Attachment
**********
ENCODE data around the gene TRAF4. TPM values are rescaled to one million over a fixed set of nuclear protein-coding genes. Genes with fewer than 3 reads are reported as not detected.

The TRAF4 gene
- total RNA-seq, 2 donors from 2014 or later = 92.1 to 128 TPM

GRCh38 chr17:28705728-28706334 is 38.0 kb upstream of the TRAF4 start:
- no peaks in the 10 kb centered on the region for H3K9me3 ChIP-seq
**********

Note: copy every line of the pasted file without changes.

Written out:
ENCODE data around the gene TRAF4. TPM values are rescaled to one million over a fixed set of nuclear protein-coding genes. Genes with fewer than 3 reads are reported as not detected.

The TRAF4 gene
- total RNA-seq, 2 donors from 2014 or later = 92.1 to 128 TPM

GRCh38 chr17:28705728-28706334 is 38.0 kb upstream of the TRAF4 start:
- no peaks in the 10 kb centered on the region for H3K9me3 ChIP-seq